IDEAS home Printed from https://ideas.repec.org/p/pra/mprapa/2843.html
   My bibliography  Save this paper

Entropy in the creation of knowledge: a candidate source of endogenous business cycles

Author

Listed:
  • Gomes, Orlando

Abstract

Two sector growth models, with physical goods and human capital produced under distinct technologies, generally consider a process of knowledge obsolescence / depreciation that is similar to the depreciation process of physical goods. As a consequence, the long term rate of per capita growth of the main economic aggregates is constant over time. This rate can be endogenously determined (in endogenous growth models, where production is subject to constant returns) or it can be the result of exogenous forces, like technological progress or population dynamics (in neoclassical growth theory, where decreasing marginal returns prevail). In this paper, we introduce a new assumption about the generation of knowledge, which involves entropy, i.e., introducing additional knowledge to generate more knowledge becomes counterproductive after a given point. The new assumption is explored in scenarios of neoclassical and endogenous growth and it is able to justify endogenous fluctuations. Entropy in the creation of knowledge will imply that human capital does not grow steadily over time. Instead, cycles of various periodicities are observable for different degrees of entropy. Complete a-periodicity (chaos) is also found for particular values of an entropy parameter. This behaviour of the human capital variable spreads to the whole economy given that this input is used in the production of final goods and, thus, main economic aggregates time paths (i.e., the time paths of physical capital, consumption and output) will also evolve following a cyclical pattern. With this argument, we intend to give support to the view of endogenous business cycles in the growth process, which is alternative to the two mainstream views on business cycles: the RBC theory and the Keynesian interpretation.

Suggested Citation

  • Gomes, Orlando, 2006. "Entropy in the creation of knowledge: a candidate source of endogenous business cycles," MPRA Paper 2843, University Library of Munich, Germany.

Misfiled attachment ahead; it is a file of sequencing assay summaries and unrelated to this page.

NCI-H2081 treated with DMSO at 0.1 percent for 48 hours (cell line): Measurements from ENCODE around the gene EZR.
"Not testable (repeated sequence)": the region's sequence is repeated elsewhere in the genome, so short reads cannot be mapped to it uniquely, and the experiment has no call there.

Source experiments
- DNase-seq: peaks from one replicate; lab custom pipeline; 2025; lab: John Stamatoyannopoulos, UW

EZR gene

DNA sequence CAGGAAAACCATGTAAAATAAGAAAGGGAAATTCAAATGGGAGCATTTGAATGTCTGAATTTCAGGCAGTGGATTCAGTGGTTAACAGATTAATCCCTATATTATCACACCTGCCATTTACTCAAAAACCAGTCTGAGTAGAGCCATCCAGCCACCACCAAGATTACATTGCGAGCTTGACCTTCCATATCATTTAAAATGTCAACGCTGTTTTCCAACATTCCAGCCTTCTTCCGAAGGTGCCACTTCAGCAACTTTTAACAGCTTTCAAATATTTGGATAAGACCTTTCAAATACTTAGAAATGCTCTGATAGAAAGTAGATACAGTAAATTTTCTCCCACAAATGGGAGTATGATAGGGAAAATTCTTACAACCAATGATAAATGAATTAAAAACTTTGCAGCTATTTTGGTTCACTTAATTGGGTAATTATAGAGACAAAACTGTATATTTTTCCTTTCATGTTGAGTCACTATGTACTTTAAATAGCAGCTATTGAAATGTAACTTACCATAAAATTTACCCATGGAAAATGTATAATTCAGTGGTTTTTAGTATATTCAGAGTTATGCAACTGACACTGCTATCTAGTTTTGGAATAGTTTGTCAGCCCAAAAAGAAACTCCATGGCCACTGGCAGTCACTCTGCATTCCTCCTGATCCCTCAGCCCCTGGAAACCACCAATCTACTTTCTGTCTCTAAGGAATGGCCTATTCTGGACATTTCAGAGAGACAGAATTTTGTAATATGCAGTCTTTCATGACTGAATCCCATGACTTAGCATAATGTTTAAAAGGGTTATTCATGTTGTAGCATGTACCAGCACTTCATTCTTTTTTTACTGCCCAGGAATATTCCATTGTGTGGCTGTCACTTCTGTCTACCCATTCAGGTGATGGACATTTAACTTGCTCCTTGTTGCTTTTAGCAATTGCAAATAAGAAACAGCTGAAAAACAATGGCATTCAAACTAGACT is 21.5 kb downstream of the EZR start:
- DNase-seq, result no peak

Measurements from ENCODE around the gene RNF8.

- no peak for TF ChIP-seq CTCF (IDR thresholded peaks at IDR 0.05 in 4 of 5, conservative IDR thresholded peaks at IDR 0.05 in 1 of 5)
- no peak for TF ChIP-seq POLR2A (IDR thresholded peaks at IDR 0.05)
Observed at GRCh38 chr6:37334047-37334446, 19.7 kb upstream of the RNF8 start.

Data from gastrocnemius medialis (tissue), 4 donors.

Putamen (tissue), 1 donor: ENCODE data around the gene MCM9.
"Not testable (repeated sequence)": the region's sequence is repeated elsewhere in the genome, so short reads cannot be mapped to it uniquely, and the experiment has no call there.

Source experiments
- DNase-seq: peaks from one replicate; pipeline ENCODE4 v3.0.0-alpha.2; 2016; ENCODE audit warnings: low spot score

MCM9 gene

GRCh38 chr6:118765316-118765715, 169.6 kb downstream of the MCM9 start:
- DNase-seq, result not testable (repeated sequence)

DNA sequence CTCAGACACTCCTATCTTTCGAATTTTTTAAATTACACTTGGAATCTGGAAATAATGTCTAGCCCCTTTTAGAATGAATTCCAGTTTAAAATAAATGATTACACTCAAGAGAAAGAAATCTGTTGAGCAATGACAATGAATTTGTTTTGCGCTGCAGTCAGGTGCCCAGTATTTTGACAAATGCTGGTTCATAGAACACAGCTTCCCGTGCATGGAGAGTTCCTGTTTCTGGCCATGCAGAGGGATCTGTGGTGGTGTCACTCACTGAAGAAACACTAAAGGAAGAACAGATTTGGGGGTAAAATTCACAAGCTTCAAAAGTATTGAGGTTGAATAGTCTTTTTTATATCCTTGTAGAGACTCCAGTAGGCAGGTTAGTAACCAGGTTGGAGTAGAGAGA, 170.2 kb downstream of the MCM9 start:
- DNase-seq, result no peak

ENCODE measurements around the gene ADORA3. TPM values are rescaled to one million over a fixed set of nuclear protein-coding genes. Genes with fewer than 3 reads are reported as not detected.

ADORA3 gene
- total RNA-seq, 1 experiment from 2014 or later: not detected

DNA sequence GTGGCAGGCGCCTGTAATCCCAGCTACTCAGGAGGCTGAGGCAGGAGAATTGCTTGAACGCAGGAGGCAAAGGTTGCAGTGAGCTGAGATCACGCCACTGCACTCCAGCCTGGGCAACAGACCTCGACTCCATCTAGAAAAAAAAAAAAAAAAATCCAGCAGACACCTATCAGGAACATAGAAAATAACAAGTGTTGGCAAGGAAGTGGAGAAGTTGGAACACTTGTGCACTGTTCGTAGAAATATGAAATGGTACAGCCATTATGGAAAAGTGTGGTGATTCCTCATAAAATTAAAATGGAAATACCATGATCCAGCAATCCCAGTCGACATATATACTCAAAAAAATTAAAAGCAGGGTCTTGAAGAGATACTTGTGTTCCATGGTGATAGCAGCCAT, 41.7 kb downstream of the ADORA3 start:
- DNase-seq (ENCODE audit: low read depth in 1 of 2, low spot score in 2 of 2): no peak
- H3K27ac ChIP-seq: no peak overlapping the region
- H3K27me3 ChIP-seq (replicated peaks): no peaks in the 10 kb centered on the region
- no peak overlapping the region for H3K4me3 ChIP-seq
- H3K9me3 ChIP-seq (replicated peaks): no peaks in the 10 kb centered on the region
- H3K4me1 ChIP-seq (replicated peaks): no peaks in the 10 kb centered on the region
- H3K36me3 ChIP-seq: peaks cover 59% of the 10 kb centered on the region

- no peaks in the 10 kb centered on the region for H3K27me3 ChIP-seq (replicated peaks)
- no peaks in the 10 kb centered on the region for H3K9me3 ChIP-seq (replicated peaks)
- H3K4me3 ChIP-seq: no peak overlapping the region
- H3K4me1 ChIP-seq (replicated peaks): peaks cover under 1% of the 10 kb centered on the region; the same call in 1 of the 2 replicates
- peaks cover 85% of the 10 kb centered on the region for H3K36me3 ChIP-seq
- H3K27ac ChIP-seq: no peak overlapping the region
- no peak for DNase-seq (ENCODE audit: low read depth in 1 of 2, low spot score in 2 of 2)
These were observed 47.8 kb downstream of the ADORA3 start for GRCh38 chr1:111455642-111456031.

• Handle: RePEc:pra:mprapa:2843
    as

    Download full text from publisher

    File URL: https://mpra.ub.uni-muenchen.de/2843/1/MPRA_paper_2843.pdf
    File Function: original version
    Download Restriction: no

    References listed on IDEAS

    as
    1. Christiano, Lawrence J. & G. Harrison, Sharon, 1999. "Chaos, sunspots and automatic stabilizers," Journal of Monetary Economics, Elsevier, vol. 44(1), pages 3-31, August.
    2. Grandmont, Jean-Michel, 1985. "On Endogenous Competitive Business Cycles," Econometrica, Econometric Society, vol. 53(5), pages 995-1045, September.
    3. Stephanie Schmitt-Grohe, 2000. "Endogenous Business Cycles and the Dynamics of Output, Hours, and Consumption," American Economic Review, American Economic Association, vol. 90(5), pages 1136-1159, December.
    4. Guo, Jang-Ting & Lansing, Kevin J., 2002. "Fiscal Policy, Increasing Returns, And Endogenous Fluctuations," Macroeconomic Dynamics, Cambridge University Press, vol. 6(05), pages 633-664, November.
    5. repec:cup:macdyn:v:6:y:2002:i:5:p:633-64 is not listed on IDEAS
    Full references (including those not matched with items on IDEAS)

    More about this item

    Keywords

    Growth theory; Endogenous business cycles; Nonlinear dynamics; Entropy; Knowledge;

    JEL classification:

    • C61 - Mathematical and Quantitative Methods - - Mathematical Methods; Programming Models; Mathematical and Simulation Modeling - - - Optimization Techniques; Programming Models; Dynamic Analysis
    • O41 - Economic Development, Innovation, Technological Change, and Growth - - Economic Growth and Aggregate Productivity - - - One, Two, and Multisector Growth Models
    • E32 - Macroeconomics and Monetary Economics - - Prices, Business Fluctuations, and Cycles - - - Business Fluctuations; Cycles

    NEP fields

    This paper has been announced in the following NEP Reports:

    Statistics

    Access and download statistics

    Corrections

    All material on this site has been provided by the respective publishers and authors. You can help correct errors and omissions. When requesting a correction, please mention this item's handle: RePEc:pra:mprapa:2843. See general information about how to correct material in RePEc.

    For technical questions regarding this item, or to correct its authors, title, abstract, bibliographic or download information, contact: (Joachim Winter) or (Rebekah McClure). General contact details of provider: http://edirc.repec.org/data/vfmunde.html .

    If you have authored this item and are not yet registered with RePEc, we encourage you to do it here. This allows to link your profile to this item. It also allows you to accept potential citations to this item that we are uncertain about.

    If CitEc recognized a reference but did not link an item in RePEc to it, you can help with this form .

    If you know of missing items citing this one, you can help us creating those links by adding the relevant references in the same way as above, for each refering item. If you are a registered author of this item, you may also want to check the "citations" tab in your RePEc Author Service profile, as there may be some citations waiting for confirmation.

    Please note that corrections may take a couple of weeks to filter through the various RePEc services.

    IDEAS is a RePEc service hosted by the Research Division of the Federal Reserve Bank of St. Louis . RePEc uses bibliographic data supplied by the respective publishers.